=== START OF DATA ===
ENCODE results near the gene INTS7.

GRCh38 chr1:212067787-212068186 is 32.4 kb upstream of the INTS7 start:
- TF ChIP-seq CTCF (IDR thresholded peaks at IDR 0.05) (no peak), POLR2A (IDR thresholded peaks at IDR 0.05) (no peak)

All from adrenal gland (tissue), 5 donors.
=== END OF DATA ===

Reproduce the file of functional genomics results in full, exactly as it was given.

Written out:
ENCODE results near the gene INTS7.

GRCh38 chr1:212067787-212068186 is 32.4 kb upstream of the INTS7 start:
- TF ChIP-seq CTCF (IDR thresholded peaks at IDR 0.05) (no peak), POLR2A (IDR thresholded peaks at IDR 0.05) (no peak)

All from adrenal gland (tissue), 5 donors.